By Riley Dauber
Possibly more than any other genre, horror films utilize many different tropes and storylines over and over again. While some are classic and reliable – and parodied to this day – other tropes are harmful to not only the genre, but the audience members as well.
The “bury your gays” trope is when the LGBTQ+ characters are killed early on in the film or show. Their death is usually due to their sexuality, or occurs after confessing their feelings to their romantic interest.
According to TV Tropes, “The problem isn’t merely that gay characters are killed off: the problem is the tendency that gay characters are killed off in a story full of mostly straight characters, or when the characters are killed off because they are gay.”
The trope not only takes several steps backward in terms of LGBTQ+ representation, but it is damaging to viewers who identify and relate to the characters on-screen.
When it comes to the horror genre, many LGBTQ+ characters are notoriously painted as villains. According to NME, “Thanks to the Hays Code, from 1934 to 1967, the film industry censored anything of a ‘perverse nature,’ meaning queer characters could be smuggled in if they were evil.”
The article mentions many examples, including Hitchcock’s “Rebecca” and “Psycho,” as well as “Sleepaway Camp” and “Silence of the Lambs.” The inaccurate and villainized portrayals of the LGBTQ+ characters in these films exclude LGBTQ+ viewers; because this type of portrayal was so frequent in the genre, it created a harmful stigma around the community.
Fortunately, many recent horror projects have worked towards increasing positive LGBTQ+ representation on-screen. One example is the horror trilogy “Fear Street,” which was released on Netflix in July 2021.
At the center of the three films is the relationship between Deena and Sam, two teenage girls separated by homophobic parents and distance. The first film, “Fear Street: 1994,” takes place in the titular year, but director Leigh Janiak didn’t want to be deterred by the time period, according to IndieWire.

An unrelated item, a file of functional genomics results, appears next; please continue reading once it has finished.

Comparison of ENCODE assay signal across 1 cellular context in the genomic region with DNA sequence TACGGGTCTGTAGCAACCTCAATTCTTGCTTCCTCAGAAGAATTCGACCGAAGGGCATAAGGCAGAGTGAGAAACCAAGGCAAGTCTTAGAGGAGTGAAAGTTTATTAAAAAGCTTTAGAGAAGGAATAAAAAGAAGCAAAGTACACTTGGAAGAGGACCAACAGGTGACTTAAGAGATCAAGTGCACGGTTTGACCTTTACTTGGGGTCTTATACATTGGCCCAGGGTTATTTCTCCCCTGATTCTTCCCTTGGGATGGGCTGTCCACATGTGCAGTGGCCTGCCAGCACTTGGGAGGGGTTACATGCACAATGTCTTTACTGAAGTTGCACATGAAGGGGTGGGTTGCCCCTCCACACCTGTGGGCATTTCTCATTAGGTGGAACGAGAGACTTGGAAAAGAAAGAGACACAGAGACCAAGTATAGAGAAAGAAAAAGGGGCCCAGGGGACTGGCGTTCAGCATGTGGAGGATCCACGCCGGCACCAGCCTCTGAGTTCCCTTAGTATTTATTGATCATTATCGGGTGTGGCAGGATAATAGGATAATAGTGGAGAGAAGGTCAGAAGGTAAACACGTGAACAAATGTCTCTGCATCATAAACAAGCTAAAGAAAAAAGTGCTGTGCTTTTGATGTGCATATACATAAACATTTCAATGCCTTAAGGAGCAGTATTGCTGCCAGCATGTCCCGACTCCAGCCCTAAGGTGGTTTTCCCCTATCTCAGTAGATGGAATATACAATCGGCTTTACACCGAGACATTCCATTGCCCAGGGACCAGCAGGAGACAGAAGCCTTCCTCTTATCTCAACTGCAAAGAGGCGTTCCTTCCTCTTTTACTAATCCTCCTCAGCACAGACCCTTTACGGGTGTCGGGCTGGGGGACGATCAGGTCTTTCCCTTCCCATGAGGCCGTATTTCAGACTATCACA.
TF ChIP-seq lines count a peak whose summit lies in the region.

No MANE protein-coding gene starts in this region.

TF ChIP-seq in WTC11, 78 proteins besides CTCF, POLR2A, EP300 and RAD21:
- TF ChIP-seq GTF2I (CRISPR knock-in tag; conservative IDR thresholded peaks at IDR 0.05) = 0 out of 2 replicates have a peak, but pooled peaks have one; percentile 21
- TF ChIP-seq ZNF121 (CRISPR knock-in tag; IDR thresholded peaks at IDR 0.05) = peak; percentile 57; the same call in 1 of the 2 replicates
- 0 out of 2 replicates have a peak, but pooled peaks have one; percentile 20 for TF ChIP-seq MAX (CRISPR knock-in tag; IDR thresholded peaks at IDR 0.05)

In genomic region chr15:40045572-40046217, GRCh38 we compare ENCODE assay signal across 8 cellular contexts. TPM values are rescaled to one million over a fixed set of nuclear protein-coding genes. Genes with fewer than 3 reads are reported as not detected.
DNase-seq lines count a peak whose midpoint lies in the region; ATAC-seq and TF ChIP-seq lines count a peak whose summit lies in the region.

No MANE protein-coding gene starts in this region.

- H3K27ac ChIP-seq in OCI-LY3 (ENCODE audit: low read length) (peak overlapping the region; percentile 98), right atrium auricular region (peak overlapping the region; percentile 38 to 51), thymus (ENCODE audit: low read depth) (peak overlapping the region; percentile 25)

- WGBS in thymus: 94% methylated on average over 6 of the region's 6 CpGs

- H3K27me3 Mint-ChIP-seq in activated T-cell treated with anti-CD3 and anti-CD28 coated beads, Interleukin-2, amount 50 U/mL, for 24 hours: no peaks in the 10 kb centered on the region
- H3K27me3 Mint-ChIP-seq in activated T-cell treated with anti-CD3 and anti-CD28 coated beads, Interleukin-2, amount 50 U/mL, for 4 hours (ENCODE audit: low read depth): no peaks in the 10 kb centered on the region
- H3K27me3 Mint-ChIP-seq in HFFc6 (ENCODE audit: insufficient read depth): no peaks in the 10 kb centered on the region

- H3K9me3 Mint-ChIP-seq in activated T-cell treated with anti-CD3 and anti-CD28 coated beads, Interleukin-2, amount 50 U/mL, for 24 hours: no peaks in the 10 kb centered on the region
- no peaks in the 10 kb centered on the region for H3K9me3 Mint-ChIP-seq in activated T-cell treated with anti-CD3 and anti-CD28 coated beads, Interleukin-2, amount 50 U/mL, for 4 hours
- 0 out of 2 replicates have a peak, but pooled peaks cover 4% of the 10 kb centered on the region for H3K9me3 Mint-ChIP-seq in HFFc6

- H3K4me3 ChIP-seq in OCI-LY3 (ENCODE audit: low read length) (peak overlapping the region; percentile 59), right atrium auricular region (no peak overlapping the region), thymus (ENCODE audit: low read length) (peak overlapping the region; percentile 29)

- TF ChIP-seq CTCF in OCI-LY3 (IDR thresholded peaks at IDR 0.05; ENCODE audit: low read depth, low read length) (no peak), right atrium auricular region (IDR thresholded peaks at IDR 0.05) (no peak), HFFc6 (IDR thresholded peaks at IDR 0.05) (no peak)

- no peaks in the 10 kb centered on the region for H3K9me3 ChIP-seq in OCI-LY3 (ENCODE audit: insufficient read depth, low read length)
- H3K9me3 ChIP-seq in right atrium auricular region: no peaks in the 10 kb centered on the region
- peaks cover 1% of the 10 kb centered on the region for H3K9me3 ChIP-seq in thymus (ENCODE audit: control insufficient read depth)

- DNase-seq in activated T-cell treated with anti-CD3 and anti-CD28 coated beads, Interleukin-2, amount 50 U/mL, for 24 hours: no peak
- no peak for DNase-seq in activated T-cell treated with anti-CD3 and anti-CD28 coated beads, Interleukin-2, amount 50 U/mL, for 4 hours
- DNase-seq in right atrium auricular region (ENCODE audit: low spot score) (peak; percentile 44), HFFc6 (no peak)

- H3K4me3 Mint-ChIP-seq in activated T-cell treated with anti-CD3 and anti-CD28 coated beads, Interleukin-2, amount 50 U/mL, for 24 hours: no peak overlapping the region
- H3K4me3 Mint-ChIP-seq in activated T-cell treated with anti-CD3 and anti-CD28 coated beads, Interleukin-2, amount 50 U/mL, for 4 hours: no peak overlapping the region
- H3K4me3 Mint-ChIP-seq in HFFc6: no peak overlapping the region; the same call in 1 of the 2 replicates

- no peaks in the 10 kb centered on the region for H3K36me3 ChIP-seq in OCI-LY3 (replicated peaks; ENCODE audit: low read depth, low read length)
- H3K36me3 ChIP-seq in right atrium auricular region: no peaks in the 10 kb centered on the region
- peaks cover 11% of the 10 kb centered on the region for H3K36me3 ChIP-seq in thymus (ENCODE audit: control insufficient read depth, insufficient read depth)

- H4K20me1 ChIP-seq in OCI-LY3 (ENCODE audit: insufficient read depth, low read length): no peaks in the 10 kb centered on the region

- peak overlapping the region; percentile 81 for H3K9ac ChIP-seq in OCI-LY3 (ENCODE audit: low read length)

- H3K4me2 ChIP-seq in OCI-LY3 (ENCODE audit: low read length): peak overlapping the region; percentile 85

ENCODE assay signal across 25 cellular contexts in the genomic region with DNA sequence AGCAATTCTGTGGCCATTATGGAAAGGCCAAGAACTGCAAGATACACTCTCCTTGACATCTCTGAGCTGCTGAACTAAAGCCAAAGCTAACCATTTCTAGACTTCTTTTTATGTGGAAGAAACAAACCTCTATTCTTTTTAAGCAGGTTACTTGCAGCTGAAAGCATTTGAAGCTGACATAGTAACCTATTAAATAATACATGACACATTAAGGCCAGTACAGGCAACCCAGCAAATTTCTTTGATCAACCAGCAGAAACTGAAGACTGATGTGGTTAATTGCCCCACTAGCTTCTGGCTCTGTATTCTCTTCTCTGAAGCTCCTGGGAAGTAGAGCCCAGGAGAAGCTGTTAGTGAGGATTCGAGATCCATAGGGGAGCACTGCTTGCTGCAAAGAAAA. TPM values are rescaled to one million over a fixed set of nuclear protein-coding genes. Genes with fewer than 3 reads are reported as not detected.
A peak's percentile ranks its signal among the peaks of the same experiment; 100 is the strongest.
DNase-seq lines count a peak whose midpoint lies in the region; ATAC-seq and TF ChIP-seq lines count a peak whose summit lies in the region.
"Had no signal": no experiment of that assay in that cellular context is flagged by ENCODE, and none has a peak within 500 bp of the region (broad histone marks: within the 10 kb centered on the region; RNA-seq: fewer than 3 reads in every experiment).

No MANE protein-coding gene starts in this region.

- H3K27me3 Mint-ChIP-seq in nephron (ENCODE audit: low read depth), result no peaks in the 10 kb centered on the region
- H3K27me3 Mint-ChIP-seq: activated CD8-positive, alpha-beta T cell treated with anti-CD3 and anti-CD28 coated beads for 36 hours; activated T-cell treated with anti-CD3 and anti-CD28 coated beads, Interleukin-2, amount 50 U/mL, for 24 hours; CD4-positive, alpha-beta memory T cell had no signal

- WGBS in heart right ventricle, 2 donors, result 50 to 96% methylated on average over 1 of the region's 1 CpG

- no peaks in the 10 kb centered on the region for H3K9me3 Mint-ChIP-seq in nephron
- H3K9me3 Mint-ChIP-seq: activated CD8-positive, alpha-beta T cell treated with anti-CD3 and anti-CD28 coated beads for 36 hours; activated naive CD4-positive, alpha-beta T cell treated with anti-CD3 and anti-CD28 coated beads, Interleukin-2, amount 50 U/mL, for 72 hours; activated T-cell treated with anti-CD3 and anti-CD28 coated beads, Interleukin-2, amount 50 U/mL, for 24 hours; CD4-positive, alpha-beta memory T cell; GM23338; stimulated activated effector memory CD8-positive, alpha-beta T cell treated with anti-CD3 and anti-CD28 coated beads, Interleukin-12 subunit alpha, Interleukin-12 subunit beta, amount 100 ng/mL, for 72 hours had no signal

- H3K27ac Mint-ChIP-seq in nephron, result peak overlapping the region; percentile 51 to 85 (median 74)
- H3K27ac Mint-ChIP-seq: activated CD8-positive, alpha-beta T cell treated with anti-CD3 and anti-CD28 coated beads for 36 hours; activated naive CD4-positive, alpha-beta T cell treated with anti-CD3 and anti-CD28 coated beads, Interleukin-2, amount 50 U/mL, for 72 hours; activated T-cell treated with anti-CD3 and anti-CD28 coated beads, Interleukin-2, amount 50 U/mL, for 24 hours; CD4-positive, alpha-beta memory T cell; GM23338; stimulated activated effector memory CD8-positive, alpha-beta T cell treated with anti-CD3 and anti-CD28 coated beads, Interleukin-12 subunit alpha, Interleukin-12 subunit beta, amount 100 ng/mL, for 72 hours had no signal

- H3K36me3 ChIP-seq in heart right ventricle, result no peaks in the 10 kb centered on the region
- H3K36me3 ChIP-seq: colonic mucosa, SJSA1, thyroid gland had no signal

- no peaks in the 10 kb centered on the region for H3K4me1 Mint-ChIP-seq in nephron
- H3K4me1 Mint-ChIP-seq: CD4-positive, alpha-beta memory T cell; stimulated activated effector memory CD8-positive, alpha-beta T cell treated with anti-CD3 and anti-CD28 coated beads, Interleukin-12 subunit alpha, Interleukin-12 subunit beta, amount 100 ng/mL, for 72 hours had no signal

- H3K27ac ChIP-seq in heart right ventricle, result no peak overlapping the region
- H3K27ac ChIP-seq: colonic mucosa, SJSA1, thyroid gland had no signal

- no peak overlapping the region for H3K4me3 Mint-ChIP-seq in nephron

“There’s been a million slasher movies. We saw them in the ‘70s and ‘80s, and then the ‘90s reinvented it,” Janiak said. “There were queer people in the ‘90s and ‘80s and ‘70s. There were Black people. There was a whole swath of people that are underrepresented in horror movies or die very quickly.”
Throughout the trilogy, the LGBTQ+ and BIPOC leads survive and grow as characters. They don’t die first, and the couple at the center of the film fights to stay together.
The films also successfully make references and homages to classic horror films like “Friday the 13th” without sacrificing its representation. They prove that horror films can have both: classic tropes and accurate representation.
Another positive and recent example of LGBTQ+ representation in horror is the “Chucky” television series on Syfy. The show, created by Don Mancini, picks up from where the seven-movie “Child’s Play” franchise left off, now showing a young, LGBTQ+ teen named Jake buying the killer doll at a yard sale.
Mancini, who worked in some capacity on all seven films in the franchise, wanted to incorporate his own experience identifying as LGBTQ+. The series depicts a “final boy” in Jake, who is figuring out his own sexuality and crush on a male classmate while also dealing with Chucky’s killing spree.
According to NME, “At Chucky’s core is a tender coming-of-age story…and Jake’s burgeoning queerness is cleverly presented as both instrumental and incidental to the plot: it’s naturalistic and matter-of-fact that his first love happens to be male, while Chucky arguably represents (and the doll itself manipulates) his inner-turmoil.”
In a reverse of the “burying your gays” trope, Jake’s homophobic father is killed in the first episode, showing just how far the horror genre has come in its portrayal of LGBTQ+ characters. If this was a slasher of the ‘80s, ‘90s, or – let’s face it – the early 2000s, Jake would be the first to go, and the straight characters in the series would take over.
The LGBTQ+ representation in horror films is an important facet, given the audience and fanbase of the genre. Members of the community can relate to the “otherness” many of the characters in horror films face, so it only makes sense to explore LGBTQ+ themes in these films.
According to Janiak, “It made sense that everyone…feels ‘other’ and feels like they’ve been told by the world that they’re not good enough for whatever reason…it made sense that our central love story that was pushing us forward was one that wasn’t represented very often, and was a queer love story.”
Photo courtesy of Wikimedia Commons.
“Chucky” creator Don Mancini, left, incorporated his own experience as an LGBTQ+ teen when creating the TV show and the lead character Jake, played by Zackary Arthur, right.